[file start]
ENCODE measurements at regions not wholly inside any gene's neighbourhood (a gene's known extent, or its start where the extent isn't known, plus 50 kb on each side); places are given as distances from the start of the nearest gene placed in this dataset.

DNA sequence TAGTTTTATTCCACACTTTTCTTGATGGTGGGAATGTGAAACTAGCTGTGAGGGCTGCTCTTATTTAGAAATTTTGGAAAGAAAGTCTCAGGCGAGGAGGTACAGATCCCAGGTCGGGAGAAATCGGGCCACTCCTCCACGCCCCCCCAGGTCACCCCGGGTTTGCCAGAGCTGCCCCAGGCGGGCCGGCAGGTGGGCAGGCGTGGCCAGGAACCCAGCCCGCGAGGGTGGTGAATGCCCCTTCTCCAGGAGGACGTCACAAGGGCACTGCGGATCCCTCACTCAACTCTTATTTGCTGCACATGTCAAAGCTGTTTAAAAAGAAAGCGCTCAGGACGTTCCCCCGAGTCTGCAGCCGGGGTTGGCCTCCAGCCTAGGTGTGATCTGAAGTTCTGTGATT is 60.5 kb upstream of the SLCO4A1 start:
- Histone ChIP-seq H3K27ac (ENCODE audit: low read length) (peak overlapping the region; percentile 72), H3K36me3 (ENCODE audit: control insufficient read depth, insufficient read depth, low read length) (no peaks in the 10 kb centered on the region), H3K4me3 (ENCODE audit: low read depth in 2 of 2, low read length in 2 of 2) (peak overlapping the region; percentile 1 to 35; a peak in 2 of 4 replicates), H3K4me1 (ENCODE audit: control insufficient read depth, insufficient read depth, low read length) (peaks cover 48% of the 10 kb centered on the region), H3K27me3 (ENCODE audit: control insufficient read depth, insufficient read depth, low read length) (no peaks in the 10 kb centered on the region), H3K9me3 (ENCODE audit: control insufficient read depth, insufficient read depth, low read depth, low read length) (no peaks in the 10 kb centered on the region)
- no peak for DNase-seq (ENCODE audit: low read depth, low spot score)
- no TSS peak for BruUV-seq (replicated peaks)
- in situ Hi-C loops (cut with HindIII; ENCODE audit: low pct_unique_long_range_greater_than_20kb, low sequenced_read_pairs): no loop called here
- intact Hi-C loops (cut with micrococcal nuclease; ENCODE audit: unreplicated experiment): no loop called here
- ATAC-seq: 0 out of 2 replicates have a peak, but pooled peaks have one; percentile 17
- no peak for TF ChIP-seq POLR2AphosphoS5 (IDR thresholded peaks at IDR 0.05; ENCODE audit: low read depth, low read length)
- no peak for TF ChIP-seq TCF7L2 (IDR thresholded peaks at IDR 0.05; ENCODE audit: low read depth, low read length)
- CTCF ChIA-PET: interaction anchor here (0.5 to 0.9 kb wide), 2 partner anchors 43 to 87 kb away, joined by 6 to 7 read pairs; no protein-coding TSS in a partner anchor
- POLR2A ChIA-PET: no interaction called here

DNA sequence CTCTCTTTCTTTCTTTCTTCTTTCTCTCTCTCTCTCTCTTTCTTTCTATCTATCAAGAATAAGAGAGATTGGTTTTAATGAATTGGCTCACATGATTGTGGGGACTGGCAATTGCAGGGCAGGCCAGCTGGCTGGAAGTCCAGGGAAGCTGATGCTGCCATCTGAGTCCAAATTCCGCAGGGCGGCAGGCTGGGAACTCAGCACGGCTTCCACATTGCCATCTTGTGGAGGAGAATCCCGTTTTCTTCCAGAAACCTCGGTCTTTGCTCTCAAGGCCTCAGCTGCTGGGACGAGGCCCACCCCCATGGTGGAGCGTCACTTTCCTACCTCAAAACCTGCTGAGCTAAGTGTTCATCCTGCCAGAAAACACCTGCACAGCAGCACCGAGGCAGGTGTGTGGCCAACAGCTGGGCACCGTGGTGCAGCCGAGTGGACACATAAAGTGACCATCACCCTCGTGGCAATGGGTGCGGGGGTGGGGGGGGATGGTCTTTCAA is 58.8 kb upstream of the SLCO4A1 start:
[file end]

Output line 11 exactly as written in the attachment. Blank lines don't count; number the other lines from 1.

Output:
- CTCF ChIA-PET: interaction anchor here (0.5 to 0.9 kb wide), 2 partner anchors 43 to 87 kb away, joined by 6 to 7 read pairs; no protein-coding TSS in a partner anchor